I HAVE been coming to Cambodia and watching it grow since 1980. Perhaps I can help you to understand the existing complexities of this country by telling you a little of what I know of its past. This is for those who believe that knowledge of the past is essential for an understanding of the present.
When I returned to Phnom Penh in 1980 for the first time since 1972, I saw a country in ruins: schools, hospitals, roads, and private homes largely destroyed, and the people psychologically shattered by four years of Khmer Rouge leadership.
The people I met were mostly women and children. One must try to imagine what life was like for women in the years after 1979, when the Vietnamese ousted the Khmer Rouge and allowed people to return to their villages and previous occupations. Many women went back to find their family homes destroyed, members of their families killed or missing, their pots and pans and household goods gone, farm equipment and animals in short supply, and rice-fields ravaged.
But the suffering of the Cambodian people evoked little international response. In 1979, after a quick burst of humanitarian assistance, Cambodia was the target of a United States-led economic embargo and became the only "third world" country refused United Nations development aid until the early 1990s. The original argument for the denial of aid was that the Vietnamese were occupying the country and therefore it did not belong to the community of the UN. There is no room here for me to discuss the validity of this argument, but it is clear that the Cambodian people suffered from that isolationist policy.
The isolation of Cambodia and the denial of aid for a decade meant that agricultural production was low, health care antiquated, hygiene and clean water virtually non-existent. But the Cambodian people fought on, doing whatever they could to make a living, while the world watched, almost unmoved at the sight of Cambodia taking its place as one of the poorest countries in the world.
Nonetheless the 1980s were not a failure. A number of NGOs and some friendly countries responded to the cry of the Cambodian people. Together with the dedication of Cambodians themselves, they retrieved Cambodia from "Year Zero", as John Pilger called it in his film, to a respectable state, however poor.
Their success was not accidental. The government policy which encouraged a spirit of solidarity and care for one another was a crucial prerequisite for the rebuilding of the fabric of a society on the verge of total disintegration in 1979.
The early 1980s was an exciting time. I feel privileged to have witnessed such a rebirth of a nation. Every time I visited the country, progress never failed to surprise me: a new shop here, a restaurant there, a new set of pots and pans for this family, a new cut of cloth for this woman. These were small things, but those who had emerged from the Pol Pot regime with nothing appreciated them more. Nonetheless, progress was slow; there were simply no resources because of the isolation. The times were exciting, but also painful, to watch.
The move to a market economy, started gradually in the mid-1980s, accelerated as the UN peace talks started. Economic liberalization - including privatization of land, lifting of state subsidies in health care, agriculture and education and the opening up of the country to foreign investors - helped make the peace talks successful.
While Prime Minister Hun Sen was traveling the world negotiating, back in Cambodia people grew nervous, especially civil servants who feared they would have to share power with the other three factions. This ambiguous political transition encouraged corruption. The people's spirit of cooperation was threatened.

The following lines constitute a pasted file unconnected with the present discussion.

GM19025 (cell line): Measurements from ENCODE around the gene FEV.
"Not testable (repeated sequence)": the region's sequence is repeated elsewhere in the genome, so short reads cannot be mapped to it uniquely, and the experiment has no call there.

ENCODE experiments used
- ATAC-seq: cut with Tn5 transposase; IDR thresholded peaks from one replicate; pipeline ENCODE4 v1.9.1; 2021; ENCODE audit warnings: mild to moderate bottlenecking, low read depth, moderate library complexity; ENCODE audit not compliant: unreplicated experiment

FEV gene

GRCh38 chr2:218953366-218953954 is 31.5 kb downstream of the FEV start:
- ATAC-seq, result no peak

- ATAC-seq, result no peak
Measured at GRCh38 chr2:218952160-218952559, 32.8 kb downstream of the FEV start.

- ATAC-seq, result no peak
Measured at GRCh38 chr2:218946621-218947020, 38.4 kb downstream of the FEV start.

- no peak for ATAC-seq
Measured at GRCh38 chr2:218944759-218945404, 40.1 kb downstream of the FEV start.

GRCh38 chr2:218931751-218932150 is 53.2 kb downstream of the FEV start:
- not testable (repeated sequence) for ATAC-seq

Literacy classes, for example, organized by local authorities throughout the country lost momentum towards the end of 1980s. Authorities found they were unable to mobilize volunteers as the people's sense of solidarity disintegrated.
Liberalization meant private farming. Villagers no longer worked together for common benefits. Instead, individualistic sentiment intensified to the detriment of those who were weak - women.
After the UN-organized elections and the formation of the new Royal Government, liberalization and its consequences became even more entrenched.
The process of economic restructuring and the attraction of foreign investment - good and bad, big and small - has increased the pace of national economic growth, benefiting some sections of the population, but also excluding many people, most of them women.
This quick liberalization saw Cambodia move toward a pseudo-capitalist regime, where the gap between rich and poor is widening. We have recently witnessed a manifold increase in female unemployment, destitution, prostitution, AIDS, domestic violence, urban migration, child labor and child prostitution.
International agencies who encourage such economic reform must provide well thought-out programs which include adequate safety nets for people who fail to benefit.
A market economy is more than just a balanced budget and controlled inflation; successful reform is one which takes into consideration the needs and the livelihood of the people. We are now witnessing a government that cannot do so. Agents who encourage the reform must be responsible in providing funds to set up safety nets such as women's shelters, social welfare services, health care, appropriate employment opportunities, work training, access to credit, and so on.
My biggest concern, however, at the moment is the daily reports of kidnappings and killings of innocent peasants by the Khmer Rouge who are still as deadly as ever. UNTAC and the international community, having spent $2 billion, failed to diminish the strength of the Cambodians' true enemy - the Khmer Rouge, who are as strong as ever.
I don't want to end this on a sad note, but I must say that having watched Cambodia since 1980, this is the saddest time for Cambodia I have seen.